WEATHER AUTHORITY : Heat Advisory View Alerts
STREAMING NOW: Watch Now

Is Donald Trump's North Korea strategy working?

Kim Jong Un, to general surprise, announced in his New Year's Day speech ...

Posted: Jan 5, 2018 7:45 PM
Updated: Jan 5, 2018 7:45 PM

Kim Jong Un, to general surprise, announced in his New Year's Day speech that he was prepared to "melt the frozen north-south relations," to allow contacts with South Koreans and to discuss North Korean participation in the Winter Olympics to be held in February in South Korea.

US President Trump has tweeted that this would not have happened had he not been "firm, strong and willing to commit our total 'might' against the North."

He may be partly right. The single most important factor driving the North Koreans to this decision was probably economic distress.

Pyongyang's anxieties are evident from Kim Jong Un's speech, most of which focused on the economy. Agriculture and fisheries, he said, "need an upswing," while light industry should save electricity and also produce more goods with local materials. This means that supplies of food, power and imported raw materials are all problematic.

So, to the extent that these problems are due to US-inspired sanctions (they were also caused by a severe drought last year and by the inefficiencies of North Korea's unreformed economy), President Trump has a point.

But President Trump's unpredictability may also have contributed to Pyongyang's decision. When United Nations Undersecretary-General Jeffrey Feltman visited Pyongyang from December 5 through 8, the North Koreans asked him repeatedly how decisions were made in Washington. They are nervous that the United States is now behaving in ways that they cannot predict and are probably anxious at President Trump's talk of military action.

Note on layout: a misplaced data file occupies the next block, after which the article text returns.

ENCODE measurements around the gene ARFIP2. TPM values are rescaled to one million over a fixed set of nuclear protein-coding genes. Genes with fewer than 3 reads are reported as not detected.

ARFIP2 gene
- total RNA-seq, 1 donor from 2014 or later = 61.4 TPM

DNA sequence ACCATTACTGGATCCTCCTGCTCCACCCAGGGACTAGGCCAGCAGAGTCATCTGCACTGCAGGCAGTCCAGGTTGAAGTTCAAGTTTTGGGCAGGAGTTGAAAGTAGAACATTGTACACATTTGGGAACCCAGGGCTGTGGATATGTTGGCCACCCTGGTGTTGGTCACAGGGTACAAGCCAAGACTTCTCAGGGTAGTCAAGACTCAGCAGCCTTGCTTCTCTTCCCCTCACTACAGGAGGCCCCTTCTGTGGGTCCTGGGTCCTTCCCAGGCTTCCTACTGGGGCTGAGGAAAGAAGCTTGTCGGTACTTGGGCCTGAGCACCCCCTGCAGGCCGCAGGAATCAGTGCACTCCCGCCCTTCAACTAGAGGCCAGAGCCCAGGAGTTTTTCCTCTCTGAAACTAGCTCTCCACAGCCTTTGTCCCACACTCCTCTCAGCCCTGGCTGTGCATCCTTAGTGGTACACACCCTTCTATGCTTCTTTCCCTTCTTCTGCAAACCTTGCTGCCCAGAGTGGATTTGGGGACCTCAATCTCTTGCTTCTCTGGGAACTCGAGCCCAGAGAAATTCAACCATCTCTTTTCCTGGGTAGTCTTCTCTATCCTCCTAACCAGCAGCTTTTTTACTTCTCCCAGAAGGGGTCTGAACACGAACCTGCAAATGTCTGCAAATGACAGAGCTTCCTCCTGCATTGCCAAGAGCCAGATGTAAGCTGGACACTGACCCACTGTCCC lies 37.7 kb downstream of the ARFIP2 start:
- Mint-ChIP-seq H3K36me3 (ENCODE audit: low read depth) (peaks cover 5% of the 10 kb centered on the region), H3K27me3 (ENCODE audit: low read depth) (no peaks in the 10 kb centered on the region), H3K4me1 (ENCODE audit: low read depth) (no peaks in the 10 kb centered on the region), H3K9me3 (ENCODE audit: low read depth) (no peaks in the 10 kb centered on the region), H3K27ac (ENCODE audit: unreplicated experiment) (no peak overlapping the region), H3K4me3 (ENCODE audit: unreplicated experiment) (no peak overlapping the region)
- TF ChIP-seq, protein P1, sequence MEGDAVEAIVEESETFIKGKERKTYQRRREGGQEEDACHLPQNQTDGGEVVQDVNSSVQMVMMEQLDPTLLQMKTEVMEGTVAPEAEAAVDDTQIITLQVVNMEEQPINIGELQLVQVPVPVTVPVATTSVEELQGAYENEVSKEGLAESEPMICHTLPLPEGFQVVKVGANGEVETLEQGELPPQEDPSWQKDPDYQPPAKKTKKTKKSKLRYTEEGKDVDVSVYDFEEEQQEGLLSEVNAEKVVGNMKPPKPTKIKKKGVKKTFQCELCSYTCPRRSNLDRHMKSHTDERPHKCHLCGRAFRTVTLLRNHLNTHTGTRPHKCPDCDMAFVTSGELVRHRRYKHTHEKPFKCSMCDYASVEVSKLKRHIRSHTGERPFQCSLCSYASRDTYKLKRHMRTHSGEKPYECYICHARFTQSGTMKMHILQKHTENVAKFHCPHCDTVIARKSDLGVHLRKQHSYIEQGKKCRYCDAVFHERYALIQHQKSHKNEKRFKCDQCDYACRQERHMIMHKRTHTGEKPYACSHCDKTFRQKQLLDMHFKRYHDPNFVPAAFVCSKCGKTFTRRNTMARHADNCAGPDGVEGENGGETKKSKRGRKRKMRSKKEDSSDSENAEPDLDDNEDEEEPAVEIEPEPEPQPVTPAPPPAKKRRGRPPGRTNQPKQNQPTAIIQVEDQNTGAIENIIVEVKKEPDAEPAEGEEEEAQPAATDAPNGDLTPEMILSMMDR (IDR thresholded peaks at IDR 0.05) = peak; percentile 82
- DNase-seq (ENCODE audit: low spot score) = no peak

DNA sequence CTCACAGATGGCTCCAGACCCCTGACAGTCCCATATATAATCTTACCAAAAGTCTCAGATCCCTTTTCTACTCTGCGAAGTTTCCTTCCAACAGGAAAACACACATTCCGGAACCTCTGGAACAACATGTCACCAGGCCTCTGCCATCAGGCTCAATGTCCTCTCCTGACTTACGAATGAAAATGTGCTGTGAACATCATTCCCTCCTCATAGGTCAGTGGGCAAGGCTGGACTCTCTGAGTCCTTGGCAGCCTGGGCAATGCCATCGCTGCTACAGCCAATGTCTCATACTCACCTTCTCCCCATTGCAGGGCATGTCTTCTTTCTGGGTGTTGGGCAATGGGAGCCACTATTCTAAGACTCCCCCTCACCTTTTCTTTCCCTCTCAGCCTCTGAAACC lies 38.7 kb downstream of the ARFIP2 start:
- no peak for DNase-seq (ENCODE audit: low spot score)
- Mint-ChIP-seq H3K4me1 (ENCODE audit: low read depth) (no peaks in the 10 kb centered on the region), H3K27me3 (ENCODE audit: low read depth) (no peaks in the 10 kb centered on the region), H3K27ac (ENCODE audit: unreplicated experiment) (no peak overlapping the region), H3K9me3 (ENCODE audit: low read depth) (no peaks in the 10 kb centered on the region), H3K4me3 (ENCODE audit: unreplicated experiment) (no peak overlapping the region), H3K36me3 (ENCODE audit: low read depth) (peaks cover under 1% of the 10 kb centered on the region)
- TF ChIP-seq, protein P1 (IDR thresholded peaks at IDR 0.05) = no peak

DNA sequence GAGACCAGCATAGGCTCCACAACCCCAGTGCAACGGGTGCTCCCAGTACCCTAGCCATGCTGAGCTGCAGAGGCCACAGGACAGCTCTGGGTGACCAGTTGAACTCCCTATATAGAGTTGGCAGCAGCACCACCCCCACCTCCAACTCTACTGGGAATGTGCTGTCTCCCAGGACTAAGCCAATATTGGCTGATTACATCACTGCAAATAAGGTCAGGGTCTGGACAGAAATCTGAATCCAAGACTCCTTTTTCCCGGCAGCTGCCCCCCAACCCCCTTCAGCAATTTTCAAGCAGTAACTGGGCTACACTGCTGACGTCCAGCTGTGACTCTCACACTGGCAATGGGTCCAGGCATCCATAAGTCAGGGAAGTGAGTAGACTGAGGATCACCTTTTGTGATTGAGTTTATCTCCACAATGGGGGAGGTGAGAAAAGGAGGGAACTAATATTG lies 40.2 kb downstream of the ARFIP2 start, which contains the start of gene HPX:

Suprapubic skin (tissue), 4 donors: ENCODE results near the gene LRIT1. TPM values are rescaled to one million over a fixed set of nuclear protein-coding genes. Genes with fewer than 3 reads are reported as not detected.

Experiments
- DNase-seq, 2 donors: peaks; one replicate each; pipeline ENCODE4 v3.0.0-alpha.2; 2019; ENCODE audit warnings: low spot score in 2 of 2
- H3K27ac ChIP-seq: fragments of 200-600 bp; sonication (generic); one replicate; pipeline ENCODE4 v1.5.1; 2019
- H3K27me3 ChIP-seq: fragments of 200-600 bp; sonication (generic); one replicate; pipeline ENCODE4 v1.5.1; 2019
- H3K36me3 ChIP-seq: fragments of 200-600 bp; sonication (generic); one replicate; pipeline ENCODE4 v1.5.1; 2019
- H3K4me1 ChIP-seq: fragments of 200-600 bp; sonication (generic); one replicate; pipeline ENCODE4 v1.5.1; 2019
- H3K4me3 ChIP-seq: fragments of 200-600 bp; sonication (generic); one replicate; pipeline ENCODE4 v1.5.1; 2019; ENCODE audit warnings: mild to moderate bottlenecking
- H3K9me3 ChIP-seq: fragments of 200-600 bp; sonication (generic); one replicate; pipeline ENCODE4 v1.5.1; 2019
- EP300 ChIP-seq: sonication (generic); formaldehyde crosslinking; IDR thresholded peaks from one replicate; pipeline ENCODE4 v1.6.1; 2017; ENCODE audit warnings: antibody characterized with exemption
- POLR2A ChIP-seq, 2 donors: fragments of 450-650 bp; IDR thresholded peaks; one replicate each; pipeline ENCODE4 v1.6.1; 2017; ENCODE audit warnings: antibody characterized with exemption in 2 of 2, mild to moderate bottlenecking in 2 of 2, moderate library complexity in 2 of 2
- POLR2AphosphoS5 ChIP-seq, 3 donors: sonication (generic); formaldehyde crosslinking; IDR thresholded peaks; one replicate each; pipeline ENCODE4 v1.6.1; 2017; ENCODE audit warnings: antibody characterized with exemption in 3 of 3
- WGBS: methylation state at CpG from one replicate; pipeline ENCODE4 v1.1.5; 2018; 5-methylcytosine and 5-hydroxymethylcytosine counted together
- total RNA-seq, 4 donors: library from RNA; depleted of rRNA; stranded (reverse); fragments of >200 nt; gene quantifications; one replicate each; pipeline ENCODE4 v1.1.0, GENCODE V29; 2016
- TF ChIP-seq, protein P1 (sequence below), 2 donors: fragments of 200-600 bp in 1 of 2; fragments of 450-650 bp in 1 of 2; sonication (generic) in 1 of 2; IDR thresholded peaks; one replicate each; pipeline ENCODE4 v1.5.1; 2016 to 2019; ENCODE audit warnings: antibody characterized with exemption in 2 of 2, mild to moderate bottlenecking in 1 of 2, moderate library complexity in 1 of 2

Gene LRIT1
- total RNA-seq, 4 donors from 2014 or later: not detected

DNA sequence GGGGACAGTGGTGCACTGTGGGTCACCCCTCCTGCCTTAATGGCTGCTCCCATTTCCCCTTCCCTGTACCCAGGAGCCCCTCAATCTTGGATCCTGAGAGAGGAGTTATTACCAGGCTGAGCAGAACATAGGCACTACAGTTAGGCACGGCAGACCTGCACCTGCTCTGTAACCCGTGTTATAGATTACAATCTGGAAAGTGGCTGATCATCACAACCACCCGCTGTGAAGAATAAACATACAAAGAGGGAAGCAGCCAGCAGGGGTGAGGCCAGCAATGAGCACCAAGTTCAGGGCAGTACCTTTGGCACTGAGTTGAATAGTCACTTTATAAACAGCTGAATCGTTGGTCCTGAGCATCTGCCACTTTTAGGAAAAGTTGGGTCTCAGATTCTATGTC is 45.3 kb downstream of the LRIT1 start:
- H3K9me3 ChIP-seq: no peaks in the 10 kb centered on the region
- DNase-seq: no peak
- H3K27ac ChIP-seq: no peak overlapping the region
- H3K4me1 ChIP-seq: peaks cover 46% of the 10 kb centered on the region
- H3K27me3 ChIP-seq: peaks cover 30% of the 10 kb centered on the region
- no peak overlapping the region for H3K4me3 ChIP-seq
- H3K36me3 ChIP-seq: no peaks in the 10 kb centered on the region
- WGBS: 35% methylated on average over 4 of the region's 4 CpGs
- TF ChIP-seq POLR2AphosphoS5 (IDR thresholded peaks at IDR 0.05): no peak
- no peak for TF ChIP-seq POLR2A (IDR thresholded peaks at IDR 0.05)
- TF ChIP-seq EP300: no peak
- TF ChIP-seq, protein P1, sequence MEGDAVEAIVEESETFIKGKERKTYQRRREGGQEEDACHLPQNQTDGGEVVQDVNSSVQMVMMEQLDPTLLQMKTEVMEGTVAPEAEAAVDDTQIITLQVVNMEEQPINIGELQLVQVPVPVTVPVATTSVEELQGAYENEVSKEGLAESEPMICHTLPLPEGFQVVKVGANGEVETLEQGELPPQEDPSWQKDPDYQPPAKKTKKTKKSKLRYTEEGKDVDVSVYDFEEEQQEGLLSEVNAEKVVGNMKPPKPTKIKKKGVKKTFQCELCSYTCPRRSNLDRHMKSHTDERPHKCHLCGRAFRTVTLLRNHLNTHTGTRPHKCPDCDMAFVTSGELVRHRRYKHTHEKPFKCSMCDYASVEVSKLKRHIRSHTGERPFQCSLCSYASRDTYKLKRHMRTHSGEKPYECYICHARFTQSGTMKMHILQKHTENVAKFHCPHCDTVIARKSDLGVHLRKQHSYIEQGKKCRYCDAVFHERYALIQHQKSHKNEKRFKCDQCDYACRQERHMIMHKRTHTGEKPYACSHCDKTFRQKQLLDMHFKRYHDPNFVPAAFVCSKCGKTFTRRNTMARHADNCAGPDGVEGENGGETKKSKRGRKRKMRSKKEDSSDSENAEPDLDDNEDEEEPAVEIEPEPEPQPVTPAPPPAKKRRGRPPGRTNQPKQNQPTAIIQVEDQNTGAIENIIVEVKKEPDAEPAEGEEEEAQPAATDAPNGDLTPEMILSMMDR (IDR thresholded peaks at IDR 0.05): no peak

So, Pyongyang probably hopes not only to ease its economic problems by persuading South Korea to slacken its implementation of sanctions (South Korea's seizure last month of two vessels caught illegally transhipping oil to North Korean vessels will have alarmed Pyongyang) and perhaps to give it some direct economic assistance, but also by warming relations with a key US ally to reduce the risk of a surprise US strike on its facilities.

But that does not explain the timing of the North Korean announcement. Its change in tone was sudden. The North Koreans gave Feltman no reason to think that they were open to talks with anyone, and as late as December 30, North Korea's state media published a fiery policy document warning the US does "not expect any change in (the DPRK's) policy." Two days later, Kim Jong Un did just that. Why?

Perhaps the immediate trigger was the announcement on December 19 by President Moon Jae-In of South Korea that he had asked the US military to postpone the annual joint US-South Korean exercises until after the Winter Olympics. The North Koreans hate these exercises and have often tried to get them postponed, reduced or canceled, so this may have seemed too good an opportunity to miss. They acted quickly, meeting South Korean officials secretly right at the end of December, probably to say that North Korea would take part in the Olympics if the postponement was confirmed (which, following a conversation between President Moon and President Trump, it now has been). But there is more than this. Kim Jong Un warned South Korea against "joining the United States in its reckless moves for a north-targeted nuclear war." When the two sides meet on January 9, it is likely that the North will press the South to take a more independent line in an effort to drive a wedge between Washington and Seoul, a major North Korean strategic objective.